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Tsawout hosts Saanich Peninsula community leaders at blanket ceremony

Reconciliation event meant to share the Indigenous exerience

Watching blankets slowly disappear under the feet of Saanich Peninsula community leaders, who one-by-one leave a circle of people, one is struck by the symbolism.

The blankets represent the land occupied by Canada’s First People. And as those blankets are folded over and over, there is less room for people and at the end, only one person can remain in place — on very little material left to stand on.

On Monday, members of the Tsawout First Nation hosted a wide variety of people at a KAIROS blanket ceremony at TIXEN — otherwise known as Cordova Spit. Led by Lillian Underwood and Tina Savea, the event depicts the effect newcomers had on Canada’s Indigenous population. Toby Joseph, a Tsawout elected band councillor, opened with a prayer and said he was pleased to see many people there. He said the event is about sharing stories — from the Tsawout and from the rest of the community. In the crowd were politicians from Central Saanich and Sidney, local members of the RCMP, Canadian Coast Guard, representatives of the Capital Regional District and other business people.

Each were given cards and scripts, to hold up and to read out as Underwood and Savae narrated a brief history of the interaction between Europeans and Indigenous inhabitants of Turtle Island (North America). As they spoke of wars, disease, broken treaties and the taking of people’s rights, the blankets were made smaller, and people were sent out of the circle — representing the death and disenfranchisement of Canada’s Indigenous people and the erosion of their land.

They touched on issues such as residential schools and the ’60s Scoop, that saw aboriginal children taken from their families, leading to generations of suffering and loss of identity.

The idea behind the event, is to provide people with a different perspective of the impact of settlement and colonialism on people. Underwood noted that today, Canada’s Indigenous population occupies only around one per cent of the land — the rest, taken in treaties or simply just taken, as in the case of British Columbia where most First Nations land remains unceded via treaty.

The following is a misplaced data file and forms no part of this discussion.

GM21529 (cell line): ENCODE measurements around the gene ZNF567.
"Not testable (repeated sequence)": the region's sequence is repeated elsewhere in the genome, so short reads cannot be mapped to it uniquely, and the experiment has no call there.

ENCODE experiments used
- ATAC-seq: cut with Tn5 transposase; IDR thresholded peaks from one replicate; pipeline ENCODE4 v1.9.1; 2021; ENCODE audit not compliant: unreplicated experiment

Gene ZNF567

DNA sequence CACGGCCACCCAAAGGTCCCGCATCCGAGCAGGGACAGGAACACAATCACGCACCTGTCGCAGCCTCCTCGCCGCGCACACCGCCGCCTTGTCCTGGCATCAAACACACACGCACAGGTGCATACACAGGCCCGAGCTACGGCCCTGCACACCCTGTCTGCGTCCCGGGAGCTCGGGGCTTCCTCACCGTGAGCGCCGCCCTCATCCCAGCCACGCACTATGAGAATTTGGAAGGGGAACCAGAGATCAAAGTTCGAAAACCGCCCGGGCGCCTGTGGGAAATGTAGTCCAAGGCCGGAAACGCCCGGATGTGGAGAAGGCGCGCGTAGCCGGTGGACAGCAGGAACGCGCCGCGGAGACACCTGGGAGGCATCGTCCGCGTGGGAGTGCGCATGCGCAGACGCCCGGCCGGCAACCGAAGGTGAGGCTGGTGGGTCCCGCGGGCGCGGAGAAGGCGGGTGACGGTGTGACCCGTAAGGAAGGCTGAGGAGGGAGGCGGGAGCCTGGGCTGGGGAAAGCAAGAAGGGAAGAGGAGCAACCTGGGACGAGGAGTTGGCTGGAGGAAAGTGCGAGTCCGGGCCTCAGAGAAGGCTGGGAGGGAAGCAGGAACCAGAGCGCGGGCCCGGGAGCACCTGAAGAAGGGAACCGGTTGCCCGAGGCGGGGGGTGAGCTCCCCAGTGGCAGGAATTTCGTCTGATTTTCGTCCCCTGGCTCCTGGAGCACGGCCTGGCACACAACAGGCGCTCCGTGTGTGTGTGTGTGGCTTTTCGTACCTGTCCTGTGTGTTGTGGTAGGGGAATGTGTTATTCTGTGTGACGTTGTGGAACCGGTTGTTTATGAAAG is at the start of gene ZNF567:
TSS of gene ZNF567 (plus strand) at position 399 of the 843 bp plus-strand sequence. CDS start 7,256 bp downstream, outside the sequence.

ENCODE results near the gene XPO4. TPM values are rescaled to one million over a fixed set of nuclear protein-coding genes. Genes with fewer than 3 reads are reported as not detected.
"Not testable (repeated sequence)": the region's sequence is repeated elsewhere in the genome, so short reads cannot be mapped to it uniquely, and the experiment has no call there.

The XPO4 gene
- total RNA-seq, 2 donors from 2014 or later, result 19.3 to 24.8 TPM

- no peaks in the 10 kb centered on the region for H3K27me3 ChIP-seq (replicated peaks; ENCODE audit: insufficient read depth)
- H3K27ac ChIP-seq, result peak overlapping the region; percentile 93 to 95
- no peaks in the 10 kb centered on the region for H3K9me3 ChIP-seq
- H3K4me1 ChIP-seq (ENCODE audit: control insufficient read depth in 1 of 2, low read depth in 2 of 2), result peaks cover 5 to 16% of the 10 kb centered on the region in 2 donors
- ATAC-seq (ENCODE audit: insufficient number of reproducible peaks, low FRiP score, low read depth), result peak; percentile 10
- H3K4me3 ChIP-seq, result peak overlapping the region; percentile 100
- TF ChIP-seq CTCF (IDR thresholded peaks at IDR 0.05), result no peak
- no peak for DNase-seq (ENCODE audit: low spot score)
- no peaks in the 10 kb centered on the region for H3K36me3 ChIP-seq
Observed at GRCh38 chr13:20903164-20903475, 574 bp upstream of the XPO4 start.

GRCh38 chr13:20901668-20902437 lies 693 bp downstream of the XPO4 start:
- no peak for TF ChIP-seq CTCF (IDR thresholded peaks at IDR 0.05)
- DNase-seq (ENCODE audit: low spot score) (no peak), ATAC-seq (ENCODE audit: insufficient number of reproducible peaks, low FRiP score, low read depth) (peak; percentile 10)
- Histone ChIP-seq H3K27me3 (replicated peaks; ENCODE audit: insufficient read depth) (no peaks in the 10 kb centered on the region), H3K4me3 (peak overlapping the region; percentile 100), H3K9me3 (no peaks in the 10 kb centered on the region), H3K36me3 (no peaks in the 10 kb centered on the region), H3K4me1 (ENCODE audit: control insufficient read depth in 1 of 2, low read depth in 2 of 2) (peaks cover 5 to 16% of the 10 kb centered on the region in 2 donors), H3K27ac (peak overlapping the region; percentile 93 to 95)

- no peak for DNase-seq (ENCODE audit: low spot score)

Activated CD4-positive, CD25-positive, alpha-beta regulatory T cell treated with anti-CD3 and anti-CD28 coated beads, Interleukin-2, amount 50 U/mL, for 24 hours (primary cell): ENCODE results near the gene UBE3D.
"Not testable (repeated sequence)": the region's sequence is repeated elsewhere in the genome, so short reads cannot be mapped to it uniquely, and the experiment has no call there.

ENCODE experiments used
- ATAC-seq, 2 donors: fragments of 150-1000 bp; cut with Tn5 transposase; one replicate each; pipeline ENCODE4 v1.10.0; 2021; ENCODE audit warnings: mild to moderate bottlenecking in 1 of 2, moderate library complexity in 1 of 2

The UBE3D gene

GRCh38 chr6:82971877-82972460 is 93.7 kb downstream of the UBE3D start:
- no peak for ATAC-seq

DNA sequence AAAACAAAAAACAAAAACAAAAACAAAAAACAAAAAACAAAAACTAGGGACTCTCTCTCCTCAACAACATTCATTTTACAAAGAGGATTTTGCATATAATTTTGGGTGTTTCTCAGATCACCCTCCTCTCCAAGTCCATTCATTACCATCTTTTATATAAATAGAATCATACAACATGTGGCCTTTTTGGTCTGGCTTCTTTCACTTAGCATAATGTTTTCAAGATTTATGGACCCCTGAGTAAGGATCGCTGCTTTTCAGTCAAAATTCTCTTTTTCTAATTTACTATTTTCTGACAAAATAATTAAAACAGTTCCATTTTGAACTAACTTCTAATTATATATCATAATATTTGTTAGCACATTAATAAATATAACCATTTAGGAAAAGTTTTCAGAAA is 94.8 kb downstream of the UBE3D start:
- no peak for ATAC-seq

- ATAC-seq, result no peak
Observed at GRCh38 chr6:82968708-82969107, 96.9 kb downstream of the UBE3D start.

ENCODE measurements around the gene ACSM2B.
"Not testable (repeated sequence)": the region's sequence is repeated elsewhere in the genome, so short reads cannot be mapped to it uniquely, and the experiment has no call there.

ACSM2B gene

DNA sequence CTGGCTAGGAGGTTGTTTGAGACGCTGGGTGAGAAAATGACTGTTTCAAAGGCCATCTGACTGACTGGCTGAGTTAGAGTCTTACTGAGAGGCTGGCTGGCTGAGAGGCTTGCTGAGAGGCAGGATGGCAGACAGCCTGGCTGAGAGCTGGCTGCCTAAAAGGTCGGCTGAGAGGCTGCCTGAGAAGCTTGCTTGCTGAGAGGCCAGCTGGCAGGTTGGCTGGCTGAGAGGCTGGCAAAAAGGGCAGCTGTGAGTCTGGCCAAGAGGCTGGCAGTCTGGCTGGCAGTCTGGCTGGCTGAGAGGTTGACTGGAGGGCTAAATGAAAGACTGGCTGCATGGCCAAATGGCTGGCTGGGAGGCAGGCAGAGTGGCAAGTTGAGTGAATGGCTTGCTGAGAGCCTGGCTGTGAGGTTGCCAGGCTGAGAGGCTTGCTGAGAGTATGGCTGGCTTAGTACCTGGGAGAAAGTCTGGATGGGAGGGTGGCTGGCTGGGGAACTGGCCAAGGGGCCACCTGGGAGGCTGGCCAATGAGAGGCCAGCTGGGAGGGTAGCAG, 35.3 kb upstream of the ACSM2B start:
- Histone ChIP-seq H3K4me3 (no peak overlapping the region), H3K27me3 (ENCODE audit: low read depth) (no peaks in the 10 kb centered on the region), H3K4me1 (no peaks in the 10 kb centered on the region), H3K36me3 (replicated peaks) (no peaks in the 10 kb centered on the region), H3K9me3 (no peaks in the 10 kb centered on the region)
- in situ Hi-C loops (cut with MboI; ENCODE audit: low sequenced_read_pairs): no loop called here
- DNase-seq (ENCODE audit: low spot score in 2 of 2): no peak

The blanket ceremony, Underwood said, is part of reconciliation efforts between First Nations and other communities. It was created in the late 1990s by KAIROS (an ecumenical movement for ecological justice and human rights) in response to the 1996 report of the Royal Commission on Aboriginal Peoples. The ceremony covers 500 years of hitory in a short time and allows people to share their stories and perspectives, and to learn from each other. Underwood said she delivers similar events across the province and the country.

The event wasn’t all bleak, however.

There were some rays of hope for the future, as the blankets were unfolded a little, in recognition of the efforts of Indigenous youth in Canada to keep language and culture alive — and as the nation learns to reconcile with their neighbours.

After the blankets are packed away and everyone is back at their seats around the circle, Underwood said they each share what was going through their minds, and talk of their unique experiences with — and as — First Nations people.

(Updated April 26 to properly identify the source of the blanket exercise.)